The program sold at the Dallas-Minnesota game had a picture of a rookie on the cover. No, it was not Tony Dorsett. The cover boy was Tampa Bay Tailback Ricky Bell. After all, it was Bell, not the much-ballyhooed Dorsett, who was the first player selected in the 1977 NFL draft, and it was Bell, not Dorsett, who became the first rookie in NFL history to sign a million-dollar contract.
Bell was in Philadelphia on Sunday and, like W. C. Fields, he found it closed. The aroused Eagles rarely gave Bell any running room and in 15 carries he gained just 53 yards—17 of them on one play in which he broke two tackles. Still, he was more than half of the Tampa Bay rushing offense; the Bucs accumulated just 92 yards on the ground while losing to the Eagles 13-3. "Our offensive line refused to block," said Coach John McKay. Maybe so, but Bell himself ended Tampa Bay's deepest penetration of the first half when he fumbled at the Eagle 10 after gaining six yards and a first down. At that, Bell outgained Dorsett 53 yards to 11.
Although Bell was McKay's announced No. 1 draft choice long before last year's 0-14 season had mercifully concluded, he was not the first choice of Buc supporters. In a newspaper poll, local fans voted 3 to 1 in favor of selecting Dorsett. But McKay never wavered. "Don't get me wrong," he says. "I think Dorsett is a super back. But if Dorsett and Bell had a footrace, it would be close, and Ricky is 6'2" tall and weighs 218 pounds. I liken Ricky to Franco Harris. He's not very flashy but, my God, he's efficient."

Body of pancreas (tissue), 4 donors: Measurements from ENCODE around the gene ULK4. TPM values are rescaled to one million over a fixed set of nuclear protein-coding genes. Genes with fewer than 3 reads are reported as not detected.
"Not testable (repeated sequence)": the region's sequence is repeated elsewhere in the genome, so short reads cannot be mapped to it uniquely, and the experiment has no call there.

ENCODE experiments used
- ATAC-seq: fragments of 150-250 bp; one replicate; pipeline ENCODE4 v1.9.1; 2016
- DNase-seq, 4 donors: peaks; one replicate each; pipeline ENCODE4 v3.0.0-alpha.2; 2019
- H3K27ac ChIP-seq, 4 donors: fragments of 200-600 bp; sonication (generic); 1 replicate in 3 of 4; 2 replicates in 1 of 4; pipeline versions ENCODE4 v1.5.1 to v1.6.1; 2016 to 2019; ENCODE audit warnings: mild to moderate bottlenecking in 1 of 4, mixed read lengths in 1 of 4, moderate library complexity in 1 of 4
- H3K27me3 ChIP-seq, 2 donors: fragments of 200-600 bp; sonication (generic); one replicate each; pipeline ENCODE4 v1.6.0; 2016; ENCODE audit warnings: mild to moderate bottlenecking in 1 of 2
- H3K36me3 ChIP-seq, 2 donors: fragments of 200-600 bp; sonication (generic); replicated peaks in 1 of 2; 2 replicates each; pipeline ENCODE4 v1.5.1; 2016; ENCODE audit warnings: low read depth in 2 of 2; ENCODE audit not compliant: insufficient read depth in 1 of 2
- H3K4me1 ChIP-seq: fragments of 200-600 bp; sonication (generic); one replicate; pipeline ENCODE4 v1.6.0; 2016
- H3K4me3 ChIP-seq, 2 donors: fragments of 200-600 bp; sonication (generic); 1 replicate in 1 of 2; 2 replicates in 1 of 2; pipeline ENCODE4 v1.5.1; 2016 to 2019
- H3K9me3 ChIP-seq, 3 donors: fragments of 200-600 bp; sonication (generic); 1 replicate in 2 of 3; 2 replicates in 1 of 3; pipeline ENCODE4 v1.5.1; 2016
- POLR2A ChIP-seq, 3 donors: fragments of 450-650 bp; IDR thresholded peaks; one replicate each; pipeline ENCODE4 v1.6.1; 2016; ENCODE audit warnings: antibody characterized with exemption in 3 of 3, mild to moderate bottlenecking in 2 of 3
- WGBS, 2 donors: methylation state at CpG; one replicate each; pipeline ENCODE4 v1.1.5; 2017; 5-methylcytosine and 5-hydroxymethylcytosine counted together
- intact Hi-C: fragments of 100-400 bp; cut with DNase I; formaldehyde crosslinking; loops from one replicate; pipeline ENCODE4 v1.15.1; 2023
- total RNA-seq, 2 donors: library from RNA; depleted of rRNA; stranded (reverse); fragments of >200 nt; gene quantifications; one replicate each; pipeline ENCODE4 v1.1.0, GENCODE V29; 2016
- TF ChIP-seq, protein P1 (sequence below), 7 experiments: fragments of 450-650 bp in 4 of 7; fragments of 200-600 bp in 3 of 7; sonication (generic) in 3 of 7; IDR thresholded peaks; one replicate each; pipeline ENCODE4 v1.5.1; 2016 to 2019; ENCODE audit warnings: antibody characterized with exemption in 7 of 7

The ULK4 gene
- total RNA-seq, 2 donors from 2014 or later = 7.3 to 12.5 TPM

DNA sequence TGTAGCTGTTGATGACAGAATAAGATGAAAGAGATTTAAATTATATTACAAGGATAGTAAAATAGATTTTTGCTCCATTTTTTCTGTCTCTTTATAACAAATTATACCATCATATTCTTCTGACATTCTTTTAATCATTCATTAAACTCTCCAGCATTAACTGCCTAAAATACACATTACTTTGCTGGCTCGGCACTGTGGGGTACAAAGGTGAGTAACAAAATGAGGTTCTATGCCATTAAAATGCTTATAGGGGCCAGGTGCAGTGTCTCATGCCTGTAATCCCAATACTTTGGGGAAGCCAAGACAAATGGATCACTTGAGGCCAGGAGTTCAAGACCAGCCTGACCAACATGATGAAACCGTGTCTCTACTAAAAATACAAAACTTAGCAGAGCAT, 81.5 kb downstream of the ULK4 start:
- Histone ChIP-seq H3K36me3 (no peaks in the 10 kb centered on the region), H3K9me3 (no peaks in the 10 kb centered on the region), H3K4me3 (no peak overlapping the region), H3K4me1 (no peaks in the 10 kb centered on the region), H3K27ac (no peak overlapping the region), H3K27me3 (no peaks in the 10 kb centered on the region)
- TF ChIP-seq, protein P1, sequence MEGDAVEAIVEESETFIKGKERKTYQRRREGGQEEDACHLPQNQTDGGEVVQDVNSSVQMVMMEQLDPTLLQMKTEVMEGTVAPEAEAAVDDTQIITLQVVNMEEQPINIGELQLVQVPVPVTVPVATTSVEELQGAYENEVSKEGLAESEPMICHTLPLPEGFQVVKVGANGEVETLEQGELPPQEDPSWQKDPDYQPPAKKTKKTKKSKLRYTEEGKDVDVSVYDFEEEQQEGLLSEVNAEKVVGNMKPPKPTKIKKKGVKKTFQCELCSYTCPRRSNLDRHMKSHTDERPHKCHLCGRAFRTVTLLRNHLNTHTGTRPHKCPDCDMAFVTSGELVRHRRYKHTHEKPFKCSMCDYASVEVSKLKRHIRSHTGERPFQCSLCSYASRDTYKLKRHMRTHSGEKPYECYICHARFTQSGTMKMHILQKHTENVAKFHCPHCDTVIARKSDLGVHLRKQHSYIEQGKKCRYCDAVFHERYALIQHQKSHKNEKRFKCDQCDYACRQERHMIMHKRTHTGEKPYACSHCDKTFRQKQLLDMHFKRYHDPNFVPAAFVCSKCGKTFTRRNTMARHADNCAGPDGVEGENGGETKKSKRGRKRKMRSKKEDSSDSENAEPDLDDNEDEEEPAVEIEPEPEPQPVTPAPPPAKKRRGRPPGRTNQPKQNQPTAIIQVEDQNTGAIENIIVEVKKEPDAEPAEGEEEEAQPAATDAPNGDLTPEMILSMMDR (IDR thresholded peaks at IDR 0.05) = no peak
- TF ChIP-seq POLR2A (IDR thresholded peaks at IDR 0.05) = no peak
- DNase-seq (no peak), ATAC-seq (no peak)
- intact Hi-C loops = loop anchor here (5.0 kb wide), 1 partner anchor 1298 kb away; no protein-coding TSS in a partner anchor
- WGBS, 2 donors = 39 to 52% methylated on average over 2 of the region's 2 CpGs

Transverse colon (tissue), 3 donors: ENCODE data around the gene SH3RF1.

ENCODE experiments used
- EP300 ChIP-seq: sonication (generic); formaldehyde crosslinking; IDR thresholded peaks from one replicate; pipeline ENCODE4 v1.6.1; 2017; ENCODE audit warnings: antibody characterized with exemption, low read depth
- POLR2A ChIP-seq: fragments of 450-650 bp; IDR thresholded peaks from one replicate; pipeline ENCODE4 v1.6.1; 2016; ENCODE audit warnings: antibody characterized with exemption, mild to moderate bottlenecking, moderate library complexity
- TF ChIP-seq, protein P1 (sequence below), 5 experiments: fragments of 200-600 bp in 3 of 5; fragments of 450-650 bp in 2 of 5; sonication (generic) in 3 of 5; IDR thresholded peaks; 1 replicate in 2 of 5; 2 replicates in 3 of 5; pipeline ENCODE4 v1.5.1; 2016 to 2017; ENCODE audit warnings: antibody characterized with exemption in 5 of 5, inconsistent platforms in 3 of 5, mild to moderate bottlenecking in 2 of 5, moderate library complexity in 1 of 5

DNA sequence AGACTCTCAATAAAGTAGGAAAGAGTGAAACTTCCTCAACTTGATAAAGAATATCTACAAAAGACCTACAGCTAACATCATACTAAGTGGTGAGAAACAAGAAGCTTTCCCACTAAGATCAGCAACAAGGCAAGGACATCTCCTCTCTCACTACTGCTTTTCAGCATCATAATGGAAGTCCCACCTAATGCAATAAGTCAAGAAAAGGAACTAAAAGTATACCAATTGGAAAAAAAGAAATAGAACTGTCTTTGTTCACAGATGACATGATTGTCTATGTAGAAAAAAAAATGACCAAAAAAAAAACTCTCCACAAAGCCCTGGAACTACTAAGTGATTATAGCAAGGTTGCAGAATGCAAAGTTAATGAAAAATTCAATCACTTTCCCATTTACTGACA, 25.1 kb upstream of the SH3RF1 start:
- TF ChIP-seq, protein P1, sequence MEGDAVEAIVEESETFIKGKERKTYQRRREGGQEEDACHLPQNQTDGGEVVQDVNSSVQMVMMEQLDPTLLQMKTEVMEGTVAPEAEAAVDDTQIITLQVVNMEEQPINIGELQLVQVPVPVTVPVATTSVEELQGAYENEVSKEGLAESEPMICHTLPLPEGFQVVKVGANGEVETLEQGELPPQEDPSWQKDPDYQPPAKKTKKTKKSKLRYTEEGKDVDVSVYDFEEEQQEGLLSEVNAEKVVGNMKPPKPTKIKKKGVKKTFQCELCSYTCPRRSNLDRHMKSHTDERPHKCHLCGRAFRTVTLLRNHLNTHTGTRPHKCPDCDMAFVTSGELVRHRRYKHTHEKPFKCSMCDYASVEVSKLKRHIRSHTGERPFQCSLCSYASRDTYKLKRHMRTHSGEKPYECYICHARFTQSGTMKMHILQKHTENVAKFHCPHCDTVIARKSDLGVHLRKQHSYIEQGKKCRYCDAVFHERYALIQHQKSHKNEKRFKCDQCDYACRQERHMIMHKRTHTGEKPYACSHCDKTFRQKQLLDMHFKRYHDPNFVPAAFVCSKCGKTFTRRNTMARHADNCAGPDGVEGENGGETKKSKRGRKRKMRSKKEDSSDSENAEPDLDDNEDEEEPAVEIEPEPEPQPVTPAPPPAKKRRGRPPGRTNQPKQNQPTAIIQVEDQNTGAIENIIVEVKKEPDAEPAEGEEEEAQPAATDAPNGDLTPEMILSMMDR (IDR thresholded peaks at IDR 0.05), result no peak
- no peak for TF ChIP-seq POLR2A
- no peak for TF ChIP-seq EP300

For now, McKay cannot use Bell exactly as he did when they were at USC, where Bell sometimes carried more than 35 times a game. The reason is that McKay has not found two guards fast enough to get outside and clear the way. So Bell will run less, although more than the other Buc backs, block more and certainly catch more passes. He caught 16 during the exhibition season, twice as many as any teammate—and only two fewer than he caught in his entire USC career.
Bell's arrival in Tampa has hardly created a media carnival on the order of the Dorsett show in Dallas, but Bell seems to have gained the respect of his teammates. Knowing that the heat in Tampa would make it difficult for him to carry a lot of bulk, he reported to training camp at a trim 210 pounds, 10 under his normal playing weight, and only now has he built himself up to 218.
And unlike Dorsett, who has been pushed into the background by the established Cowboy stars, Bell has become a leader in Tampa. "There are a lot of young guys here [the team's average age is just 24.2], and being the No. 1 pick, people expect things from me," he says.
Bell topped all Tampa Bay runners in the exhibition season with 217 yards. In the Bucs' inexplicable 14-0 preseason shutout of Baltimore, Bell scored both touchdowns on plays on which he got negligible blocking. "I don't think in either case we'd have scored last year," says McKay. "On those two runs you could see what I was talking about in this youngster. Even if Dorsett makes twice as much yardage this year, and he might because he has a better supporting cast, I'll be convinced that we made the right choice in drafting Ricky Bell No. 1."